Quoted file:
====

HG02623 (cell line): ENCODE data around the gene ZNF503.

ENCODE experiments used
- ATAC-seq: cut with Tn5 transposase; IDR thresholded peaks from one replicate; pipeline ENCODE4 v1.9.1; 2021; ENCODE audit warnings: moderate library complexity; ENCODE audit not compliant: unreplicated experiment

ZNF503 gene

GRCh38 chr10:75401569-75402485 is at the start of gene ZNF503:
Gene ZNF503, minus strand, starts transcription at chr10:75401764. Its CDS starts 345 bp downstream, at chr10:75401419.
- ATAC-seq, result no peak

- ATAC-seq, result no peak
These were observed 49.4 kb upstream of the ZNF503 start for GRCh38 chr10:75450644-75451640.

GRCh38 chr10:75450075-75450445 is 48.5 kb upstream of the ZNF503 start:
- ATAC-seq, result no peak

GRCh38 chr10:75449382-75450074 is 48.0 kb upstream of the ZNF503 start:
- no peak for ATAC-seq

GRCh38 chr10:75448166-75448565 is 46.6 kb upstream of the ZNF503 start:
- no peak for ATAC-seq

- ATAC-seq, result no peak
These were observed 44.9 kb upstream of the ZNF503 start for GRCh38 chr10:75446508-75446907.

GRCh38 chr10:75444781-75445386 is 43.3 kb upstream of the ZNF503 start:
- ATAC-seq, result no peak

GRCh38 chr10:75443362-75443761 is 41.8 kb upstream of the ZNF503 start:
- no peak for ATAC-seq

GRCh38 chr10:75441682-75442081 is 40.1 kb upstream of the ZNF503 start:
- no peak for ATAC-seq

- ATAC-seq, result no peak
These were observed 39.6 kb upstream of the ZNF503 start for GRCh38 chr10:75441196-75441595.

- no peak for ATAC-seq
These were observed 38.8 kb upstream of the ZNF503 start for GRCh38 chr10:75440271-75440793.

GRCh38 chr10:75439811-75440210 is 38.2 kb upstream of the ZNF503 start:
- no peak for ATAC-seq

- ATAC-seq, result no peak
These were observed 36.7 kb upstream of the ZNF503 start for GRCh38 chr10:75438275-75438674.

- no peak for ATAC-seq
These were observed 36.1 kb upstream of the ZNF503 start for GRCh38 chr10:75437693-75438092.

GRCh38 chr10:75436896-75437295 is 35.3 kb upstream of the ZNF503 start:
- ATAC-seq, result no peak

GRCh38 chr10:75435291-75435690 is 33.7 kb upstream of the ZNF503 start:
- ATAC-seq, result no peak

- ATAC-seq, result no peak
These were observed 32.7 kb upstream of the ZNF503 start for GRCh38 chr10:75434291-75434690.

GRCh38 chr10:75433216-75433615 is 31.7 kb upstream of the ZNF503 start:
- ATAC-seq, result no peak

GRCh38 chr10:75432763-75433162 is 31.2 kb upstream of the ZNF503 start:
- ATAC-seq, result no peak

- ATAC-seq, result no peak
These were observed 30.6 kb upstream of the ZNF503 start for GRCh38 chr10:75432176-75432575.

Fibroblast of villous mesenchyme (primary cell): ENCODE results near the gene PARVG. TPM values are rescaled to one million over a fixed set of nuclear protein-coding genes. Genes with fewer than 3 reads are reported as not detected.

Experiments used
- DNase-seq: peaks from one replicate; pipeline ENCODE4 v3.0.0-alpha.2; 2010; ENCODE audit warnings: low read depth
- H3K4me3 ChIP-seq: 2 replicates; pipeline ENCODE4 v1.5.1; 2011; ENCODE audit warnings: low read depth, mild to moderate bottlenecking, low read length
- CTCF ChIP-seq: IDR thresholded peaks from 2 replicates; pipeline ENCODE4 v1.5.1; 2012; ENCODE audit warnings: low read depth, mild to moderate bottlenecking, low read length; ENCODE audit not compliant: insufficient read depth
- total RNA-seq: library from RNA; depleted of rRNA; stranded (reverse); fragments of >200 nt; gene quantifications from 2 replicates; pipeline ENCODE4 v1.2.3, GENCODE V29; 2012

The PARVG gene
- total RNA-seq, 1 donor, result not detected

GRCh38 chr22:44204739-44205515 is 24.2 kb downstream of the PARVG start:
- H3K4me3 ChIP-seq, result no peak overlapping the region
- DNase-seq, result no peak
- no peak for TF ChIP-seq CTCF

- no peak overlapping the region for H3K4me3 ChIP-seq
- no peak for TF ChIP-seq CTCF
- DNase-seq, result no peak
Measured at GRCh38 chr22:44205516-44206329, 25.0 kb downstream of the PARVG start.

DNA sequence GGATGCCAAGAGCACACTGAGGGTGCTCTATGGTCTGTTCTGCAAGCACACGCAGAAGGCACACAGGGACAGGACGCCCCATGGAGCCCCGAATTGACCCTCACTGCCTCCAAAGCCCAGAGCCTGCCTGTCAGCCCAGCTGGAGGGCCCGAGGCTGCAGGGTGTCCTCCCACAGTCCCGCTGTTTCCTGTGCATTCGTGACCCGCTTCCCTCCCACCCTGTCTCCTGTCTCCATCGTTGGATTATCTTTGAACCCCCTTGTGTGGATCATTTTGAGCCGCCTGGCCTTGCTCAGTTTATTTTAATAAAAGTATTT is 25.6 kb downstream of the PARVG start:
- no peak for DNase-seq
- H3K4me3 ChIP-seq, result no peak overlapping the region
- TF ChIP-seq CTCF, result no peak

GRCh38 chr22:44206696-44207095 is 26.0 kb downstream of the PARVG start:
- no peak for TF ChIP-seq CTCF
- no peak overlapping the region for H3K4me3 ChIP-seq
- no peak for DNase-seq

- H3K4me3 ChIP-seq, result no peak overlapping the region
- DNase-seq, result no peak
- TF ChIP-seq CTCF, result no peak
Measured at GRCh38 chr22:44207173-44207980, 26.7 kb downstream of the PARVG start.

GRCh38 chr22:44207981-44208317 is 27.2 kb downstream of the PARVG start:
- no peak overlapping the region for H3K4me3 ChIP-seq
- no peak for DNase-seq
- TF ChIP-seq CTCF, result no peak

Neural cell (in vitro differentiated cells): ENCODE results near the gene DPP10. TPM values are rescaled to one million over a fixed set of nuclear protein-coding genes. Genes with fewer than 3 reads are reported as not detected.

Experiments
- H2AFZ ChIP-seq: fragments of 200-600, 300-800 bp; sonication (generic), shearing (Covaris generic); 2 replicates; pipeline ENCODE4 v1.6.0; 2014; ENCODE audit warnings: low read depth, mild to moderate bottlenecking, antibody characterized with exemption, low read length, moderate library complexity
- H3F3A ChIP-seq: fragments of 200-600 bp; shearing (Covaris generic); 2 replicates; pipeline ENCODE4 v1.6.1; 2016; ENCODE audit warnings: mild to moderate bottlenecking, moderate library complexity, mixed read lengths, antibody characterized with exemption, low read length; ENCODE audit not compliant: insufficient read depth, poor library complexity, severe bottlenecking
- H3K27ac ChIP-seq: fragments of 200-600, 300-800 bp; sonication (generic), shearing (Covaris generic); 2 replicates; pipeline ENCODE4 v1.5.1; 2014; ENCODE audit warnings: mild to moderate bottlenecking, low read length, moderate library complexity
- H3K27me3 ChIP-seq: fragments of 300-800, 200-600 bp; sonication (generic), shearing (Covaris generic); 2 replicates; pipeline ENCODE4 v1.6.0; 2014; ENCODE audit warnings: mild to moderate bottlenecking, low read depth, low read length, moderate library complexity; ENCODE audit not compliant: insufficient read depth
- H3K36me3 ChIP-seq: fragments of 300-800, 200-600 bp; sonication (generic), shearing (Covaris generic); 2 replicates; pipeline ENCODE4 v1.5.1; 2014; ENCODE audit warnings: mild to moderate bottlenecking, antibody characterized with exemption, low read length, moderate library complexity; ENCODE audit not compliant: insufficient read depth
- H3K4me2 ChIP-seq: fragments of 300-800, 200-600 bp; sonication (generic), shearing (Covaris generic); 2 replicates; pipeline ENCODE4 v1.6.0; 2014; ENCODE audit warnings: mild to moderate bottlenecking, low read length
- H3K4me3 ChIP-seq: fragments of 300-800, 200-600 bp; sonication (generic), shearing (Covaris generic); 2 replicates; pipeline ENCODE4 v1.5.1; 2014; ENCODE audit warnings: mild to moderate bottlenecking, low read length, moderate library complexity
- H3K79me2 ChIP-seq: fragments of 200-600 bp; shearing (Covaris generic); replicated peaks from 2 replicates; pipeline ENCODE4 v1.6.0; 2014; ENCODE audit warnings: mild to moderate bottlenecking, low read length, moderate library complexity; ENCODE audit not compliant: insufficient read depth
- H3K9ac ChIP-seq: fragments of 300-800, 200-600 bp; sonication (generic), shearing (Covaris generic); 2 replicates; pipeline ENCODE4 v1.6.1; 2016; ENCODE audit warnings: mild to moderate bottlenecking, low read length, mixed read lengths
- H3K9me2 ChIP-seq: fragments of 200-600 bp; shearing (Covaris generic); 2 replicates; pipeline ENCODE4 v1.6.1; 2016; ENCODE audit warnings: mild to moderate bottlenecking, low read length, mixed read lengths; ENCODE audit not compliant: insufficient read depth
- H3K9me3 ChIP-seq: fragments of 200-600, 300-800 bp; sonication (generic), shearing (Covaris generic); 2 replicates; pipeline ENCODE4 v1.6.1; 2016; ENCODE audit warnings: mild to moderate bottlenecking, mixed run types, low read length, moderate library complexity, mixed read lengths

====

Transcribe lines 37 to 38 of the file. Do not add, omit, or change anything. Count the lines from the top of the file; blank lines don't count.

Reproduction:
- ATAC-seq, result no peak

- ATAC-seq, result no peak